Let me introduce you to an old friend of mine, Brer Rabbit. Brer Rabbit is a little piece of leather, but he’s well put together, winning with his wit against the mighty and the cruel. In these folktales, there are creatures who are larger and stronger who could easily overwhelm and prey on the smaller and weaker ones. Without claw and tooth, hoof and fang a defenseless animal like a rabbit is the favorite meal for wolf, fox, cougar, stoats, weasels, bobcat, coyotes, snakes, crows, red squirrels, hawks, falcons, owls, eagles, raccoons, and badgers. With so many enemies, who can Brer Rabbit rely on to help him in the time of need? Who are his friends? Alliances are essential to survive, but which alliances?
I learned about the wisdom of Brer Rabbit from my Alabama born mother, Ms. Ida Belle, who adored the trickster and placed him between Major Creek, Slaughter Branch, and Pine Log Creek in rural Alabama. “People are not so different from the wild animals of the forest and fields, swamps and rivers, from mountain top to the hollers. People can be just as power hungry and cruel as the animals. Animals could all live together and help each other, but just like folks, we get to a certain point and then get selfish again.” She was sure to add, “That’s what Christ was aiming for – unity and helping each other.”
I live in the backwoods of West Virginia at the headwaters of the Potomac River. On a daily basis, I see the hawks, possums, raccoons, beavers, mice, wood rats, and deer who brush up against the human invaders and dare them to stay. I have lived long enough to learn that the laws of the wilderness apply to humankind. Many of us grew up on tales about Brer Rabbit and the other animals, both friend and foe; sometimes switching sides: changing times call for a change in allies.
The wilderness is a useful metaphor for people facing struggle. It is an apt setting those of us who feel like we live in a place that is still wild and untamed, not quite civilized, where mercy is rare and wickedness and self-interest often prevail. Folktales about Brer Rabbit are often set in the wilderness, a stage upon which important warnings and teachings for young and old can unfold.
The folktales of Brer Wolf, Brer Lion, Brer Rabbit and Sis Possum helped me identify the people in my life who behaved like the animals of the rough country. There were lessons that I could learn to help me move through the unknown, the overwhelming, the frightening, the mean, and cruel things that I saw around me - and finish it off with a laugh. You didn’t have to be big and tough to win! Someone who was underestimated could prevail and thrive. I didn’t grow up with the quaint servile Uncle Remus in Joel Chandler Harris versions of Brer Rabbit. I had the hushed quiet, “don’t let anybody hear me telling you this” kind of stories. ““Brer Rabbit was smart; Brer Rabbit was clever! You know what Brer Rabbit would do?” My imagination understood the message. The world was not safe for a little girl but there was something I could do about it.
These are dangerous times for many of us: women, children, people of color, single, coupled, straight, gay, and otherwise. My traditions use folktales as a way of making sacred spaces and holy ground - to inspire and remember our courage, our strength and what we have to be proud of. They are about any time the power hungry go running wild; when the strong abuse the weak; when we forget the strength of our unity and our collective creativity.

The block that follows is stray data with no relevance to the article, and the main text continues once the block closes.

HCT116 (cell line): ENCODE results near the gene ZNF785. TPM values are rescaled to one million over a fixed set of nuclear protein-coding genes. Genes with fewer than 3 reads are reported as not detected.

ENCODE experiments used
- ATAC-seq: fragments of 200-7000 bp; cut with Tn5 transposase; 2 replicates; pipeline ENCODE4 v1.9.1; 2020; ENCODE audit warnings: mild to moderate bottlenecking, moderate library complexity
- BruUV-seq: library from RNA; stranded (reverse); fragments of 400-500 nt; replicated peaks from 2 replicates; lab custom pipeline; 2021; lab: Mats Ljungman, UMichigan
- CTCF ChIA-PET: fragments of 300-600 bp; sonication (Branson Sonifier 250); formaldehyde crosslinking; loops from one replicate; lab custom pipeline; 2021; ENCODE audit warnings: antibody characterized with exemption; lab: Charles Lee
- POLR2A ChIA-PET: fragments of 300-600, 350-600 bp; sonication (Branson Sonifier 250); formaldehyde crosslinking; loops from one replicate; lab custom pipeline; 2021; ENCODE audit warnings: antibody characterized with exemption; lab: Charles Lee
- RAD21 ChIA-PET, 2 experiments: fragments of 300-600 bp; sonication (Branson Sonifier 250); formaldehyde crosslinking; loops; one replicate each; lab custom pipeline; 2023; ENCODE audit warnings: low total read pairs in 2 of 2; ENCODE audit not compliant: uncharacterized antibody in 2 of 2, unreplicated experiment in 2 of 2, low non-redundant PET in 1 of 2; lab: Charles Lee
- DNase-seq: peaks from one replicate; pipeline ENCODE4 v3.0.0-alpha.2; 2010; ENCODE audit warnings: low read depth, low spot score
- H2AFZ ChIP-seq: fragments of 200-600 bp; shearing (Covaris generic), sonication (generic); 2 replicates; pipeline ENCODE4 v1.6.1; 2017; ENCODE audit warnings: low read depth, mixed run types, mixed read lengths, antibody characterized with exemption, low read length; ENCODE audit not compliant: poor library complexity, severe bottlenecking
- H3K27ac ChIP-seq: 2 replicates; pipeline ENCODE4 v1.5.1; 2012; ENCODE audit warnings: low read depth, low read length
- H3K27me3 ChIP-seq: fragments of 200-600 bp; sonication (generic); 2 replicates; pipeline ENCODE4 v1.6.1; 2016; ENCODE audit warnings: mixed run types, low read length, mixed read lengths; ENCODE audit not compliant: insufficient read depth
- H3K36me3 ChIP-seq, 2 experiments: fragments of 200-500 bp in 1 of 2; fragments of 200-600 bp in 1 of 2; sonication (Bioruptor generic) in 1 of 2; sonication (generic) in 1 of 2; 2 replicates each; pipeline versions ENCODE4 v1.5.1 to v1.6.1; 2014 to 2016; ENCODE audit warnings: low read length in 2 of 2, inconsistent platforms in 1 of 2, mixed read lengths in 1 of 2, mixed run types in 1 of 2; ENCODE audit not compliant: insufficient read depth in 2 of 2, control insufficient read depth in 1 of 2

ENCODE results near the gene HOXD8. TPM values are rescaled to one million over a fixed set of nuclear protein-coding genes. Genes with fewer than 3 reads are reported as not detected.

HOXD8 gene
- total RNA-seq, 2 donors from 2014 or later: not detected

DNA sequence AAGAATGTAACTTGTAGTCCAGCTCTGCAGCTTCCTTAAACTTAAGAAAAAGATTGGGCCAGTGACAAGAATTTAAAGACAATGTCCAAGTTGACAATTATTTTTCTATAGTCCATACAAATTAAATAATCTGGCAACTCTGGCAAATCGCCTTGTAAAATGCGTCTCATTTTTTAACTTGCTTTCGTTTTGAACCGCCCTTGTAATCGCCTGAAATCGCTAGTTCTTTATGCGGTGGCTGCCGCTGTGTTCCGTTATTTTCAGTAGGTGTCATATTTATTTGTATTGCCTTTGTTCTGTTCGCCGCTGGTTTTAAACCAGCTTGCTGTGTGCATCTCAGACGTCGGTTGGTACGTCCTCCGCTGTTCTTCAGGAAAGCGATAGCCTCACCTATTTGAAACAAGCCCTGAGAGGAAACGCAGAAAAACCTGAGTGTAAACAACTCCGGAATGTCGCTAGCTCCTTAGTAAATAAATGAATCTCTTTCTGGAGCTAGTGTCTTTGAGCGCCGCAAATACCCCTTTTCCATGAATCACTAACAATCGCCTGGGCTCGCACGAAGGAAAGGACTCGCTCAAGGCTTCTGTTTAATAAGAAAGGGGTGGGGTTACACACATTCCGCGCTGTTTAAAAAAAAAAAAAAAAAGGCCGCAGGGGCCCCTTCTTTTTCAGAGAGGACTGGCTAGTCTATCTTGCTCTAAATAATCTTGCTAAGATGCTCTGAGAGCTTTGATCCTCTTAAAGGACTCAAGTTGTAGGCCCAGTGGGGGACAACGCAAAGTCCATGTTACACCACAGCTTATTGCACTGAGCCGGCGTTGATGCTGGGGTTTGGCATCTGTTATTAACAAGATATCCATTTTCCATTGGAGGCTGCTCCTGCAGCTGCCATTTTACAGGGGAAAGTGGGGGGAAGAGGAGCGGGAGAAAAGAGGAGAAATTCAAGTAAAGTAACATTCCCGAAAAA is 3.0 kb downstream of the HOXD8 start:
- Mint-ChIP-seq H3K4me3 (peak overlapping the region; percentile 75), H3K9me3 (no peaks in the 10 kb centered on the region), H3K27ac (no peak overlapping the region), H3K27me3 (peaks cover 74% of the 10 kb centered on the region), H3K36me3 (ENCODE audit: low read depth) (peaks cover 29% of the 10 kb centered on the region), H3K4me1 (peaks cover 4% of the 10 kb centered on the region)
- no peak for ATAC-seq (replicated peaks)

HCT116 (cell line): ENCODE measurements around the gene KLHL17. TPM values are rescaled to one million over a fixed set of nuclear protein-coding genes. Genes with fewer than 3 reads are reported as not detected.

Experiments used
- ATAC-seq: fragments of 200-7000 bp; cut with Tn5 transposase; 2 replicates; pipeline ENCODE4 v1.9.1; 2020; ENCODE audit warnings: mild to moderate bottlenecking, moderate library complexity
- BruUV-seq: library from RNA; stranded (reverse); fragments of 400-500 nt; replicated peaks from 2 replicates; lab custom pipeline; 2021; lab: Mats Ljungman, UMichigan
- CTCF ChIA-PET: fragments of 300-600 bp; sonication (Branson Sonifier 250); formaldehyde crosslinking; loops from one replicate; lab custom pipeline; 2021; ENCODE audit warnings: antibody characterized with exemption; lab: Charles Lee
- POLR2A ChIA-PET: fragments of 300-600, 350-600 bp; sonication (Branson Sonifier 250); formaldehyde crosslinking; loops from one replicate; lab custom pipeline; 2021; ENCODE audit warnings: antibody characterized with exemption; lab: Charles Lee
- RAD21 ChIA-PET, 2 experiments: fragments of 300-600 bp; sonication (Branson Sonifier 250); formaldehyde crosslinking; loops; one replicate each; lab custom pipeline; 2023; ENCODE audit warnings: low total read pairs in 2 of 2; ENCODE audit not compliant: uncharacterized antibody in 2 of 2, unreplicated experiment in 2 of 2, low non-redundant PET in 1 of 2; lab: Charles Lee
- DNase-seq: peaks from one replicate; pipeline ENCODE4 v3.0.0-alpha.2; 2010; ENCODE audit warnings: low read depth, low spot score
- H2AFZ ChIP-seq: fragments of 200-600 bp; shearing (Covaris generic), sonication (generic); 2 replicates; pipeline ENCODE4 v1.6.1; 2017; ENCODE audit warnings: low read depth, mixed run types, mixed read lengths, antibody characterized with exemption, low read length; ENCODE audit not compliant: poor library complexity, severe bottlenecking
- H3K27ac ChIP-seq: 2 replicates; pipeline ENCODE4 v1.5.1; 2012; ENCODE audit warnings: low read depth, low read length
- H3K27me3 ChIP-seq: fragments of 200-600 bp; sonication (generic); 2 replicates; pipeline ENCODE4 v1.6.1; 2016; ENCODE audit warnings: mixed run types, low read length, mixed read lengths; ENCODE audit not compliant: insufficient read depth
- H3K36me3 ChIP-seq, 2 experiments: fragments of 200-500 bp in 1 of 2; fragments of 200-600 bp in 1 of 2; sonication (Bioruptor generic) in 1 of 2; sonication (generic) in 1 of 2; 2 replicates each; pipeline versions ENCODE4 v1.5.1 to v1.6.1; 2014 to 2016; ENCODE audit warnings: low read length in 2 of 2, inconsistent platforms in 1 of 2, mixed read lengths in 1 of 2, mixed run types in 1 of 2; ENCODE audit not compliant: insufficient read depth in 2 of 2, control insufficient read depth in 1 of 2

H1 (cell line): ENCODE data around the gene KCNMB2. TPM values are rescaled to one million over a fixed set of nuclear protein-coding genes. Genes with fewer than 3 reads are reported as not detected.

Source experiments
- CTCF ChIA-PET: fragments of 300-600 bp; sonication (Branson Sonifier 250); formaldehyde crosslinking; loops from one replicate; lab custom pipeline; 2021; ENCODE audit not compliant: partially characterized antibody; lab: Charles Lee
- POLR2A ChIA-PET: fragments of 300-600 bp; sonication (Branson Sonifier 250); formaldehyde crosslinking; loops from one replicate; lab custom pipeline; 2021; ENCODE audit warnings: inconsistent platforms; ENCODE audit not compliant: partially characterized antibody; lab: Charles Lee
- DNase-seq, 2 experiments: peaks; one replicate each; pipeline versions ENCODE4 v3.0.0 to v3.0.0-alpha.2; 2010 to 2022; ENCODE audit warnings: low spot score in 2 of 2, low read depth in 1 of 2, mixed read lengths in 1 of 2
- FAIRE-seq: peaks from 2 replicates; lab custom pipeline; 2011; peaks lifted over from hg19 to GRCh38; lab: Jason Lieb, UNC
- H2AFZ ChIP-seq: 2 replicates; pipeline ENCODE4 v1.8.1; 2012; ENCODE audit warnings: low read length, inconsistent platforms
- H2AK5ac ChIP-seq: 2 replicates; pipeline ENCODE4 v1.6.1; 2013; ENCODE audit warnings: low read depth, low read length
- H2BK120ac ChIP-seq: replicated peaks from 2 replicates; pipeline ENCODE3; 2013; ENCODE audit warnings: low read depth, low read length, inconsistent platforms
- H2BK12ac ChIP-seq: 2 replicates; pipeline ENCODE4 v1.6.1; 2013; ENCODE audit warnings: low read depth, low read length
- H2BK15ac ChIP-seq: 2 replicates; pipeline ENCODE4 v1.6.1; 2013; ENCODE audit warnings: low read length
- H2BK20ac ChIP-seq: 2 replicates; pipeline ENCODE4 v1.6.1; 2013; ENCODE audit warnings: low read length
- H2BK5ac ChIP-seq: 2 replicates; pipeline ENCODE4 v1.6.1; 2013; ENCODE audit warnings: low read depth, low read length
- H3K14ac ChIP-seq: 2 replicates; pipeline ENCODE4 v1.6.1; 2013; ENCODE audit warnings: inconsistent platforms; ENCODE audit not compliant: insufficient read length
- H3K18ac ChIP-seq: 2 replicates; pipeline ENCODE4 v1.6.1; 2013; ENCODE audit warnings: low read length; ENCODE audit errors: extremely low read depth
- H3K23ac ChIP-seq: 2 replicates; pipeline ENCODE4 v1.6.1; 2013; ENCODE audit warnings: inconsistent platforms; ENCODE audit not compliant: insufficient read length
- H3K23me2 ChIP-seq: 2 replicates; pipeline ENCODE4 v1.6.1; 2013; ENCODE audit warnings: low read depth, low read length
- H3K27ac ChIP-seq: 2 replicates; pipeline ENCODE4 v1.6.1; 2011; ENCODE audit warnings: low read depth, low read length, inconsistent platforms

Neighborhoods have been violated before, children targeted before, houses bombed, people tortured, access prevented. This is not new. Some people are itching for a fight while others want to hide. I take lessons from age old folktales and proverbs, from other times past, when hate was not disguised and our ability to fight back was even more limited than it is now. For people of color and immigrants, prejudice, suspicion, discrimination and fear have been woven into the very legal fabric of American social culture. This includes the history of Black Codes, Jim Crow laws, the Dred Scott decision, the Chinese Exclusion Act (I could go on and on). Folktales serve a purpose to help us shake out the issues in societal conflicts. They help us picture the forces at work that damage our humanity and dull our compassion. They help us build new language about our perceptions, predicaments, dangers, and prescriptions. Brer Tales show us how to resist the kind of hate and lies that fuel prejudice, suggesting when to fight and when to run, and give council on how to keep our souls intact.
Brer Rabbit has many ancestors and not all of them are tricksters, not just about racial injustice or slavery times. Brer Rabbits’ forebears appear all over the world. In India, the moon is known as hare. In South American folktales, there is Uncle Rabbit. In East Africa, Sungura. In England, Peter Rabbit. In Asia, Central America among the Aztecs there is the Moon Rabbit. The Cherokee and Algonquin have their Rabbit tales. In Louisiana there is Compere Lapin (Godfather Rabbit) among the Creole. In all these cultures, Rabbit doesn’t always get it right; sometimes he is selfish and just a little too cocky for his own good. We were to mind his errors as well as his wisdom. Brer Rabbit is an old friend to the poor, the weak, the young and old, who have always had to use their wits to thrive in a hostile world.
Brer rabbit has a lot of kinfolks. Here are just a few:
Cherokee: Tsistu (Rabbit)
South American Folktales:
This book was written by Tony Johnston and illustrated by Tomie dePaola. The Tale of the Rabbit and Coyote is from the town of Juchitan, in Oaxaca, Mexico.
The Rabbits and the Elephants
The Foolish Lion and the Rabbit
Japanese/ Chinese - The Rabbit in the Moon